David Weatherall is a haematologist and clinical researcher whose research has focused on the genetics of blood disorders affecting haemoglobin, particularly thalassaemia. He was the first to describe thalassaemia outside the Mediterranean and his work has led to the eradication of the disease in some parts of the world. Through his work on thalassaemia, David demonstrated for the first time that a gene deletion could cause a human disease. He developed new methods for analysing haemoglobin and measuring the synthesis of alpha- and beta-haemoglobin chains. This provided the first clear evidence of how thalassaemia arises. In addition, David’s work made possible the detection of thalassaemia early in pregnancy, enabling antenatal diagnosis. His characterisation of the mutations causing thalassaemia led to numerous families being offered genetic counselling.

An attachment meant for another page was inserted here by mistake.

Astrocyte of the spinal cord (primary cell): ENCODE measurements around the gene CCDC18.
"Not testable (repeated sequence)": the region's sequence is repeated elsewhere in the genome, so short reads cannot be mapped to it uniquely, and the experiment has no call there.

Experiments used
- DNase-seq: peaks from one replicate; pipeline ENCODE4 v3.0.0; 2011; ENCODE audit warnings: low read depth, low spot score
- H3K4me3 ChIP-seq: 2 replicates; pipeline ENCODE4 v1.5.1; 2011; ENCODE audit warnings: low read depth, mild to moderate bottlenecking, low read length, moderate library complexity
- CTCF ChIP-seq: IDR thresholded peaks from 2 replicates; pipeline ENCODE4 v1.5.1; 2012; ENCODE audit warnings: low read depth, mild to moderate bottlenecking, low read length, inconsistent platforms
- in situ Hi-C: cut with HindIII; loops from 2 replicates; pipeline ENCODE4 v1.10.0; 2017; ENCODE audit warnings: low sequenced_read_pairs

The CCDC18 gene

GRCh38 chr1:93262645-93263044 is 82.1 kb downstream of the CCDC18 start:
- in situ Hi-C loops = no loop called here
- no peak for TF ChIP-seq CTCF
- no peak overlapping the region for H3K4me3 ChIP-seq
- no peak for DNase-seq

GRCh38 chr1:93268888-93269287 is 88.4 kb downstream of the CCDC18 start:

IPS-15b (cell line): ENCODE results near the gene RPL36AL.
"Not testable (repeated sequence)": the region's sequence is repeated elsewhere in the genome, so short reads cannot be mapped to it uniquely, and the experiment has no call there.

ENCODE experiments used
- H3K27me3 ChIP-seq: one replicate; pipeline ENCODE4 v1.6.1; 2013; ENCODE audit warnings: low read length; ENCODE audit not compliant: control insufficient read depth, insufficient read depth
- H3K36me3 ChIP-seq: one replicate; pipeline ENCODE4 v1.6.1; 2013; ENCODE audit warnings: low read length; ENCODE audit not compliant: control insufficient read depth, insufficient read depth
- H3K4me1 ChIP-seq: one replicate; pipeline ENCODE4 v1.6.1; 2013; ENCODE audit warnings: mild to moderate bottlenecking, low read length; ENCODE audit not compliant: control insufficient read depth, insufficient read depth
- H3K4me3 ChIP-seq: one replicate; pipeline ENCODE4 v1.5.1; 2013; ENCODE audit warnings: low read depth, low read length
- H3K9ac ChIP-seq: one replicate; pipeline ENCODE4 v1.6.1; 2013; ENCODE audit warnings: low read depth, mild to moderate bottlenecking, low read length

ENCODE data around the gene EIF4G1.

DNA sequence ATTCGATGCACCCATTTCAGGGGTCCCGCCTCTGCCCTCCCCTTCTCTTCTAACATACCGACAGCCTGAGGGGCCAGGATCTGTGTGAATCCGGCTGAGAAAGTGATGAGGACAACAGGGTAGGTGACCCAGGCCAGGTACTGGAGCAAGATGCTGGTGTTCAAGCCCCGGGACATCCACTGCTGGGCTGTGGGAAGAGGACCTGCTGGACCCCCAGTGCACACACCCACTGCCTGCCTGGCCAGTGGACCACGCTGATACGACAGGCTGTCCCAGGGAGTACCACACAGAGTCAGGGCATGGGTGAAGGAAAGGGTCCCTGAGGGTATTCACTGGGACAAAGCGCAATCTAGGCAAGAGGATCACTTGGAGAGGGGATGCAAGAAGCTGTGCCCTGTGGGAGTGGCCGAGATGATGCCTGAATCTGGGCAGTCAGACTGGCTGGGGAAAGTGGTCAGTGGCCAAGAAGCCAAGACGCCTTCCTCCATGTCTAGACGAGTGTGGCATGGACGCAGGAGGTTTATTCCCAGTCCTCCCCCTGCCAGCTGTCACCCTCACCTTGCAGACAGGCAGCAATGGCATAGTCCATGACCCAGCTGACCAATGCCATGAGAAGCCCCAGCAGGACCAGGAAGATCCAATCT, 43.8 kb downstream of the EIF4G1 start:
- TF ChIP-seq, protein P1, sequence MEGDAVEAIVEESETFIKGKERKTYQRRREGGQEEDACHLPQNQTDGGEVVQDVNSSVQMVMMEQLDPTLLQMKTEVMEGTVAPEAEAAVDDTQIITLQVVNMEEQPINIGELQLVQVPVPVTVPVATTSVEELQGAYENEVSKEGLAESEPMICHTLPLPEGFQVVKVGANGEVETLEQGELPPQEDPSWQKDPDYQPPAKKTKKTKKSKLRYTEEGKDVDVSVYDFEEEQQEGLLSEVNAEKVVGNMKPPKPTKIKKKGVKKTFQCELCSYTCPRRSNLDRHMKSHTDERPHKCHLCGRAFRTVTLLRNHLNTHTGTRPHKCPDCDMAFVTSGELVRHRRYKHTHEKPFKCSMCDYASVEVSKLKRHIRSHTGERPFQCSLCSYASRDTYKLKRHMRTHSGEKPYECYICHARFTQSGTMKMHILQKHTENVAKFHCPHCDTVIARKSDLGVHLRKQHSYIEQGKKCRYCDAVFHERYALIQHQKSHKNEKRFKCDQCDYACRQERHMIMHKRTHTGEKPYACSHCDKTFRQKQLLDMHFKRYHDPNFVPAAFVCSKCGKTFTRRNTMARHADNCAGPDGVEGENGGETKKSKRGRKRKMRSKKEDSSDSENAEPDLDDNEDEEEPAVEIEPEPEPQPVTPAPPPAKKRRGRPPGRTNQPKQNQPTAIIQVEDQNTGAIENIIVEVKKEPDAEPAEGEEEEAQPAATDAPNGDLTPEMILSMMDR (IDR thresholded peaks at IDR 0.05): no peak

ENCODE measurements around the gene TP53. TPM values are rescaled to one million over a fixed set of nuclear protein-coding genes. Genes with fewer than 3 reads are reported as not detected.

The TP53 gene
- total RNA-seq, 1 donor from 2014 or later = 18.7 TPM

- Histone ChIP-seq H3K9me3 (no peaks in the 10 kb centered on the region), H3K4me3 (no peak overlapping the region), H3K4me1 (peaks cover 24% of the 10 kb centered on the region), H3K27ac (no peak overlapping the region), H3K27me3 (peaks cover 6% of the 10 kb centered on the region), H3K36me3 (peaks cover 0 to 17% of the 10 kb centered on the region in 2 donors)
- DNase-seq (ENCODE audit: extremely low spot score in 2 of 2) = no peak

David has won numerous awards, including the Lasker Prize (which ranks alongside the Nobel Prize for Medicine) and was knighted in 1987. This latest honour also recognises his role in establishing in 1989 the first Institute of Molecular Medicine in the UK (now named the MRC Weatherall Institute of Molecular Medicine in his honour) and in developing the WHO consensus for diagnosing and managing genetic disease, with a global impact.
The announcement was made at the Queen's Birthday Honours earlier in the year, and the investiture ceremony took place at Windsor Castle on the 8th of December.